(Reflections on the Lettie Teague WSJ wine article February 16, 2019)
Stand before any grocery store wine set and let the imagery work its magic. There really ought to be awards given out for some of these labels. The Most Beautiful. The Most Evocative. The Most Outrageous. Your eyes can glaze over as you succumb to the stunning array on these shelves.
Me? I always preferred plain white labels with minimal information. I always thought plain white labels were classy... as long as classy print was part of the production, of course. Put your money into what's inside the bottle, I always thought. Secretly though, I kind of liked some of the gaudy labels, which couldn't help but demystify this stuff. Besides, who wants to look at shelves full of white labels!
So what about the actual information on a wine label? The Bureau of Alcohol and Tax declares "Labels may contain information other than the mandatory information (place of origin, grape type, etc.) but it must be truthful, accurate and specific. Any additional information should not be misleading." And therein lies the rub. Just as the visuals on the wine labels draw you in, some of that additional wording does the same.
"Reserve." Clearly means quality, right? Actually there is no legal definition for "Reserve" when placed on a wine label. It can mean anything. But you can bet the customer will impute his own meaning of the word to the product.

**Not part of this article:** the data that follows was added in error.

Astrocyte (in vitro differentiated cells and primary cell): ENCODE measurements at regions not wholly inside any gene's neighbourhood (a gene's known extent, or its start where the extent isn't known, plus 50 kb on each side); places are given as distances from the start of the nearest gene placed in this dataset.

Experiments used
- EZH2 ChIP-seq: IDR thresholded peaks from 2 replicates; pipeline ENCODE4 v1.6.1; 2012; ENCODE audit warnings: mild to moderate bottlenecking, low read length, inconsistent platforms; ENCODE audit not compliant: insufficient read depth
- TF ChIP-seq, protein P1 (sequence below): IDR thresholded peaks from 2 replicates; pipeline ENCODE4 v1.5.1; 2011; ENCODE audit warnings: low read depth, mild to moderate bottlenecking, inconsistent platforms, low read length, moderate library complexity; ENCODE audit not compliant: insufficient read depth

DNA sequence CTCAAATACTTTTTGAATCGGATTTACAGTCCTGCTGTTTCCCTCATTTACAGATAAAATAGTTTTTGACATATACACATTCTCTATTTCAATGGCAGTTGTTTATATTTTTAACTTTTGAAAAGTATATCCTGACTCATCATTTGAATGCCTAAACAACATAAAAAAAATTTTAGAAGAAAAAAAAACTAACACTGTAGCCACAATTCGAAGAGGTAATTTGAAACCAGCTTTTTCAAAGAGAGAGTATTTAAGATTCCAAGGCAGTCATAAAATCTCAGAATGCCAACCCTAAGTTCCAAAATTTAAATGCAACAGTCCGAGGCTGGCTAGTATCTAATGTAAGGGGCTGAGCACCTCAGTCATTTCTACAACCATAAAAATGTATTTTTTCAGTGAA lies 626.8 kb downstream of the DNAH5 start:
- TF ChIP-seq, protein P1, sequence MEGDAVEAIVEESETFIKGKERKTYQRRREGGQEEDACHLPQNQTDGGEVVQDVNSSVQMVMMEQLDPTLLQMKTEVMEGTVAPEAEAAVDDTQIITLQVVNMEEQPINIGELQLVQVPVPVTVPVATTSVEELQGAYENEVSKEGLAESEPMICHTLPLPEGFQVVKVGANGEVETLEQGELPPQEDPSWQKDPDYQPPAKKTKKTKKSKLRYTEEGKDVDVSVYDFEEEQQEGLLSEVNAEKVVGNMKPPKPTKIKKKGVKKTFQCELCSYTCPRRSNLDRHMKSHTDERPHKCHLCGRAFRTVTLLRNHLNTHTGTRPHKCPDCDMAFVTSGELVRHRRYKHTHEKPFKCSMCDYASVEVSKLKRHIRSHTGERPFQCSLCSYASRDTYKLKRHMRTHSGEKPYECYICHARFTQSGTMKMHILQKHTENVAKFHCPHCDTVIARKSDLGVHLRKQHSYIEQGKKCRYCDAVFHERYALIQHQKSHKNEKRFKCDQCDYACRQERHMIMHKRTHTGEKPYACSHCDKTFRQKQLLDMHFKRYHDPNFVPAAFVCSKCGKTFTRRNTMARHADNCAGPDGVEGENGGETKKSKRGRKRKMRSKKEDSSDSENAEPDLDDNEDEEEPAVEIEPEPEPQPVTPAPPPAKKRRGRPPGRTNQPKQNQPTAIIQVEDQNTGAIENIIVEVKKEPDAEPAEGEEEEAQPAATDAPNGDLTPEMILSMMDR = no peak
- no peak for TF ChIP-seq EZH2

"Hand Selected Lots." Obviously, this means the winemaker went through the vineyards and chose the best berries for this effort. Sorry. Once again this phrase is meaningless, legally-speaking.
Here are a few others: "Barrel Select", "Old Vine", "Old Clone", "Proprietor's Blend". It's not just the domestic wine industry that embellishes either. Argentina has the highest altitude vineyards in the world, a great selling point for a wine's quality, but in Argentine wine law, "High Altitude" on a label has no legal meaning.
Back in my grocery store days the best selling wine we had was Glen Ellen Reserve Chardonnay. I never tasted it but eagerly sold it because I was graded on sales. One day a good customer was buying several cases for a party and suggested we buy one and taste it in the parking lot. I declined but he insisted, saying I really needed to know what I was selling. I relented and he was right. The stuff was awful. It didn't even taste like Chardonnay, much less reserve Chardonnay.
Kendall-Jackson Vintner's Reserve Chardonnay? Never tasted it. Sounds good though, like that winemaker really did his due diligence both in the vineyard and the winery to make it just right. Uh, okay.
Maybe we should back off criticizing meaningless labeling. It's just a few words, after all. They could be writing paragraphs!
Please join us this Thursday at 5pm when Dominique Chambon leads us in a tasting from his fine French/Italian portfolio.